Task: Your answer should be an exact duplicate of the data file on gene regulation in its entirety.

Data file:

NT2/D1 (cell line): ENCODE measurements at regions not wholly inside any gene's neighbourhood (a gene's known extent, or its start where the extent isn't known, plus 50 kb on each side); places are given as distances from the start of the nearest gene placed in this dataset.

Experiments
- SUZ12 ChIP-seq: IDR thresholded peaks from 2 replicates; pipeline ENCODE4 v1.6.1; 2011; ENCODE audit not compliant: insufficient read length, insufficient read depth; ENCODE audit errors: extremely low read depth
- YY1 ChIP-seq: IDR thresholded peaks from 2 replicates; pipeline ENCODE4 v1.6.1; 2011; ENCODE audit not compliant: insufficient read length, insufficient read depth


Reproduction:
NT2/D1 (cell line): ENCODE measurements at regions not wholly inside any gene's neighbourhood (a gene's known extent, or its start where the extent isn't known, plus 50 kb on each side); places are given as distances from the start of the nearest gene placed in this dataset.

Experiments
- SUZ12 ChIP-seq: IDR thresholded peaks from 2 replicates; pipeline ENCODE4 v1.6.1; 2011; ENCODE audit not compliant: insufficient read length, insufficient read depth; ENCODE audit errors: extremely low read depth
- YY1 ChIP-seq: IDR thresholded peaks from 2 replicates; pipeline ENCODE4 v1.6.1; 2011; ENCODE audit not compliant: insufficient read length, insufficient read depth